What Will Economy Do to Open Source?

Lora Bentley

In a tough economy, it's no surprise to see more stories about CIOs who want to do more with less and those who are looking to open source to do that. After all, it is "priced right" as Linux Foundation executive director Jim Zemlin told eWEEK recently.

 

Interestingly, though, CNET News blogger Matt Asay wondered last week whether the economic downturn will mean the end of independent open source companies like Red Hat. He noted, "[I]f Red Hat's stock continues to tumble it becomes ripe for an Oracle acquisition." The company has begun a stock buy back to maintain its stock prices. He concluded:

Losing Red Hat as an independent open-source vendor would effectively call an end to open source as a standalone software strategy. Some may cheer at this prospect, but I think the software world would be poorer for having open source serve as a minor component in everyone's arsenal, rather than having Red Hat showcase that it's a viable business strategy on its own.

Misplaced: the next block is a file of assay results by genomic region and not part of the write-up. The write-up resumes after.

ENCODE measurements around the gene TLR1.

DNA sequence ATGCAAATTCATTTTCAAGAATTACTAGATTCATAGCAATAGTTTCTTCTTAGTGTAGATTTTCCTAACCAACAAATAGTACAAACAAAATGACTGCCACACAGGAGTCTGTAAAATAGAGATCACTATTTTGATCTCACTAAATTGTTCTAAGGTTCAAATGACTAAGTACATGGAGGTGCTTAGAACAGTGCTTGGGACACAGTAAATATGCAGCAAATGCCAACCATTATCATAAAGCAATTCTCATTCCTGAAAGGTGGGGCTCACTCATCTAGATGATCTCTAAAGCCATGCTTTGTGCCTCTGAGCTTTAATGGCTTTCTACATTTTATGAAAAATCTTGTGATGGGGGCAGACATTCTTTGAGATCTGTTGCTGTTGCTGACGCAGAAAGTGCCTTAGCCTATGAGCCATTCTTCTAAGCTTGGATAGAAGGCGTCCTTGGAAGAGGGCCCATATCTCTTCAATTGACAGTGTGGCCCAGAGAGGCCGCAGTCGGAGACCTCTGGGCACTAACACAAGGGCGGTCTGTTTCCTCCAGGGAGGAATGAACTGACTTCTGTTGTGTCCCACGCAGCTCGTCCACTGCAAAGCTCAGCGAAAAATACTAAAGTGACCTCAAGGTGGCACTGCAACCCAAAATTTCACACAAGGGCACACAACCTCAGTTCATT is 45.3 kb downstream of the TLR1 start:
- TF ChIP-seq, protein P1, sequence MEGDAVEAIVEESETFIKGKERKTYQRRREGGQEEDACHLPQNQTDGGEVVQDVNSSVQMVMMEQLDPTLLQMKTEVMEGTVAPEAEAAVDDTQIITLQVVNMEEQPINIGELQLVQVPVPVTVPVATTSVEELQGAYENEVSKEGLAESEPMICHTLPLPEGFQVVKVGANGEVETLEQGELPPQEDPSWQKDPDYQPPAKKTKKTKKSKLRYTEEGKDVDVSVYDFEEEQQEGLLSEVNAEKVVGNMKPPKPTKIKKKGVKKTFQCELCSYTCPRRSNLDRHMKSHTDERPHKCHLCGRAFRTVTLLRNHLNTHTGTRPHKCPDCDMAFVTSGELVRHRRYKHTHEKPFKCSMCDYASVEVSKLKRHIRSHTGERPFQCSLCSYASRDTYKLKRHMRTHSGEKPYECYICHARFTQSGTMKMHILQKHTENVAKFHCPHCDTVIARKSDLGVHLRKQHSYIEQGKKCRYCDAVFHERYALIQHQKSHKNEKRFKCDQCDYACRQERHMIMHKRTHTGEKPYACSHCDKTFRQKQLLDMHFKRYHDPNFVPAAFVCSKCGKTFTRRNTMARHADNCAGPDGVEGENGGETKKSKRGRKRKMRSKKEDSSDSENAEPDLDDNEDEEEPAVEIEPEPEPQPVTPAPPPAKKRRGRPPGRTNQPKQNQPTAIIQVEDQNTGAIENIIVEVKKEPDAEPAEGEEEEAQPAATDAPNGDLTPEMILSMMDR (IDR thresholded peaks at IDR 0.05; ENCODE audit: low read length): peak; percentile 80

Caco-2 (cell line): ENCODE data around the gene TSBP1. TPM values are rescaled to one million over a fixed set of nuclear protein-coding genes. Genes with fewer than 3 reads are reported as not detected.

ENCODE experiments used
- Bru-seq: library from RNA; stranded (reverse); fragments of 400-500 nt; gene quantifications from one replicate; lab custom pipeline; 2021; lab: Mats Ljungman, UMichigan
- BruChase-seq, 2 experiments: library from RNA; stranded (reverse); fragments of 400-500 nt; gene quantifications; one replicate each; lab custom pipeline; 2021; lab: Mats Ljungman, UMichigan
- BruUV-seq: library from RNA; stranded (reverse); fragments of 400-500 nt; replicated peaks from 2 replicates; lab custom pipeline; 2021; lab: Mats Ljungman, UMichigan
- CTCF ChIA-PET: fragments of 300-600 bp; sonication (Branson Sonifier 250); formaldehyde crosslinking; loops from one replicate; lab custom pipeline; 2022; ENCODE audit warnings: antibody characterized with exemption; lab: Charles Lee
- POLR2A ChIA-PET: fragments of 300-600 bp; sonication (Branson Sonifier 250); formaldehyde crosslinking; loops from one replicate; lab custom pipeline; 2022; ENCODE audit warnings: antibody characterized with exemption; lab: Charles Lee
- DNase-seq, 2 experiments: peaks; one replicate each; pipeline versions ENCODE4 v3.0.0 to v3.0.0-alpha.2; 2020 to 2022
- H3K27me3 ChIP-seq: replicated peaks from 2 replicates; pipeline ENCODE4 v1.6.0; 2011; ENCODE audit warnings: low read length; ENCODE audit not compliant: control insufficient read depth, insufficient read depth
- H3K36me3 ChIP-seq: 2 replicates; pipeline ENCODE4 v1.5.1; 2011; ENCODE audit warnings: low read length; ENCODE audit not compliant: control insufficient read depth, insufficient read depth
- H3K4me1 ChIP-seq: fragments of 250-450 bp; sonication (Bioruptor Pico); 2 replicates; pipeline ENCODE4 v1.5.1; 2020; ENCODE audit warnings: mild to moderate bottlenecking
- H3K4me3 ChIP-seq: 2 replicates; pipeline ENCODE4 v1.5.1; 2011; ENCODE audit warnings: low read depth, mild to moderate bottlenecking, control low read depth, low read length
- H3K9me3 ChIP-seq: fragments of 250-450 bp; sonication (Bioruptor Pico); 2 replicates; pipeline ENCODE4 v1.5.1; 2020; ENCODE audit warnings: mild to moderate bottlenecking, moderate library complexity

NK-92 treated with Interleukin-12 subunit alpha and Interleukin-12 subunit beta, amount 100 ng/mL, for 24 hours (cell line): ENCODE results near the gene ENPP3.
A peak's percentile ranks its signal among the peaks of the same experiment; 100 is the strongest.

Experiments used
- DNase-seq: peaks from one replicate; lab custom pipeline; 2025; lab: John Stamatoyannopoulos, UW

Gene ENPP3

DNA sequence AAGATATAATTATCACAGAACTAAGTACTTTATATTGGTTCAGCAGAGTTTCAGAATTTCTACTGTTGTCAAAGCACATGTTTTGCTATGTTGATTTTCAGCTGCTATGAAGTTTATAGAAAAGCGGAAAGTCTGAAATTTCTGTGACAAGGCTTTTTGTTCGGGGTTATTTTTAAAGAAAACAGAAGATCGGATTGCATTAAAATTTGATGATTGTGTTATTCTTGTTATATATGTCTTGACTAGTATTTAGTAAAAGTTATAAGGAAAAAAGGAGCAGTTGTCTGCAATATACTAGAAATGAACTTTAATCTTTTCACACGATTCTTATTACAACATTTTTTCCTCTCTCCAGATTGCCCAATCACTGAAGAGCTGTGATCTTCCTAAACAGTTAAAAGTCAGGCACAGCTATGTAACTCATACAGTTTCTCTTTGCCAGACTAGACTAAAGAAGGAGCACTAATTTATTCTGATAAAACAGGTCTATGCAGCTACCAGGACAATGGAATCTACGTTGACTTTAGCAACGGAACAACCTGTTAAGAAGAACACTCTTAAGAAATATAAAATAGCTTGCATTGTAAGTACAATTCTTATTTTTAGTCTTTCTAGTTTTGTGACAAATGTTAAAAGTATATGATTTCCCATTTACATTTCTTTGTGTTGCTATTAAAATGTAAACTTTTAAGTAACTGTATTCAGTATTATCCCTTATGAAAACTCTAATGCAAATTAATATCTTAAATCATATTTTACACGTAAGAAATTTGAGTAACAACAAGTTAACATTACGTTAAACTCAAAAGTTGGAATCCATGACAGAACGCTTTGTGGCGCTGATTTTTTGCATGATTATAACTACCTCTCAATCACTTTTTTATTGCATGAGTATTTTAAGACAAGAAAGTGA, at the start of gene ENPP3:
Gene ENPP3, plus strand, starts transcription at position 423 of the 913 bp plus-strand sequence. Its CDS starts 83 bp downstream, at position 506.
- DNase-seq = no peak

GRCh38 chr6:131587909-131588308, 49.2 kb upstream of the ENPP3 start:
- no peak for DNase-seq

ZDNet blogger Dana Blankenhorn has a different take. He doesn't think that the economy will spell the end of standalone open source. Instead, he says:

It is true that recessions bring consolidation, and fewer choices...But turn, turn, turn...There will be a spring. And when that spring begins there will be literally thousands of entrepreneurs, and tens of thousands of coders, ready to deliver new open source solutions of all kinds to a waiting market.

In other words, even if the independents we know now don't quite make it through the recession, new ones will emerge as the market begins to come alive again.



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